What is Mitosis? - Sexual Reproduction
Welcome to Quatr.us Study Guides!

What is Mitosis?

Eukaryote cells generally reproduce themselves using a method called mitosis. When a eukaryote cell senses that there is plenty of food around, it splits into two new cells that together can eat more food. But it's pretty complicated for eukaryote cells to divide.

They have a lot of DNA molecules, to control all the different parts of a eukaryote cell, like the Golgi bodies and the lysosomes. To make new cells exactly like the old ones, each new cell has to end up with exactly the same DNA as the old cell.

First the DNA molecules build exact copies of themselves out of proteins inside the nucleus. To keep the copies from getting mixed up, each old DNA molecule stays attached to its copy in the middle, making a lot of X-shaped DNA molecules, where one side of the X is a mirror image of the other side.

Then the cell makes two spindles out of protein - bunches of strings of protein. One string of protein from each spindle attaches to each side of each X-shaped DNA molecule. Then the two spindles move to opposite ends of the cell, each pulling their half of the DNA with them and breaking the X apart. At the same time, the nuclear membrane breaks apart (nobody knows exactly how). When the DNA reaches the ends of the cell, it forms new nuclear membranes around it. Now the cell has two nuclei, exactly the same.

Now the cell membrane begins to pinch in half in the middle, being careful to have some mitochondria or some chloroplasts on each side of the middle. Finally the two sides separate and make two new smaller cells. That's how yeast and other one-celled eukaryotes reproduce, and it's how your body makes new muscle cells or skin cells when it needs them.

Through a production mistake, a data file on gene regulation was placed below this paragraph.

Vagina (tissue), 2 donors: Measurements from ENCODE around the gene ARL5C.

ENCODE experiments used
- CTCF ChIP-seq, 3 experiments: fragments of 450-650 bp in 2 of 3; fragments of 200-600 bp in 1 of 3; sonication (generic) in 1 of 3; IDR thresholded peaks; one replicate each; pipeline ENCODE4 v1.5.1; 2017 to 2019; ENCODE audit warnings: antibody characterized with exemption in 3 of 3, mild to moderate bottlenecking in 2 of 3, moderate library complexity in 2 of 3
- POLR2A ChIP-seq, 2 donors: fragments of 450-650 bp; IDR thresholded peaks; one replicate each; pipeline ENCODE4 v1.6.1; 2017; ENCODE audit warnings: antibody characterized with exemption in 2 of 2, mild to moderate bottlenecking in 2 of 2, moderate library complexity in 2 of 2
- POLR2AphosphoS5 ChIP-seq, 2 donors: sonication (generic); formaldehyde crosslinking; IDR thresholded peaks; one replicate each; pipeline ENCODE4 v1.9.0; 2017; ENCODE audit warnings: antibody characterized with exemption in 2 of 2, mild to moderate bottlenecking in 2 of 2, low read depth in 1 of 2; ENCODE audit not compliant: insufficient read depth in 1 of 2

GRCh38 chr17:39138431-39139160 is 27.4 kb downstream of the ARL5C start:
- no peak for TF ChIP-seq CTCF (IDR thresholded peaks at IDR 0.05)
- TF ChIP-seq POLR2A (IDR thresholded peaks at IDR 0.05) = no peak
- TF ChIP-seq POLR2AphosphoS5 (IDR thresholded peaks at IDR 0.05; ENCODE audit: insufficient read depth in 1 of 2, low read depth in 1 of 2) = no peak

What is Meiosis?
Cell Reproduction

Bibliography and further reading:

Parts of a Cell
Biology
Chemistry
Quatr.us Home


Please help other teachers and students find us: link to this page from your class page.
Karen Carr is Associate Professor Emerita, Department of History, Portland State University. She holds a doctorate in Classical Art and Archaeology from the University of Michigan. Follow her on Instagram, Pinterest, or Twitter, or buy her book, Vandals to Visigoths.
Karen Carr is Associate Professor Emerita, Department of History, Portland State University. She holds a doctorate in Classical Art and Archaeology from the University of Michigan. Follow her on Instagram or Twitter, or buy her book, Vandals to Visigoths.
Sign up for more free articles and special offers in Quatr.us' weekly newsletter:
We will never share your e-mail address unless you allow us to do so. View our privacy policy. Easy unsubscribe links are provided in every email.
Check out our new ebook: Short and Simple: Ancient Greek Myths! - just out! Twenty-five easy to read, illustrated stories, from Pandora to Medea, Icarus, and the Trojan Horse (you can read these online as samples). Get it this week for just $14.99, five dollars off the regular price of $19.99.
Cite this page
  • Author: K.E. Carr
  • Title:
  • Site Name: Quatr.us Study Guides
  • Publisher: Quatr.us
  • Date Published:
Did you find what you needed? Ask your teacher to link to this page so other people can use it too! Send it in and win a Quatr.us "Great Page!" award!
Sign up for more free articles and special offers in Quatr.us' weekly newsletter:
We will never share your e-mail address unless you allow us to do so. View our privacy policy. Easy unsubscribe links are provided in every email.
Comment on This Article
Quatr.us is loading comments...
(Comments will appear after moderation, if they are kind and helpful. Feel free to ask questions, and we'll try to answer them.)
Cite this page
  • Carr, K.E. . Quatr.us Study Guides, . Web. 27 May, 2017
ADVERTISEMENT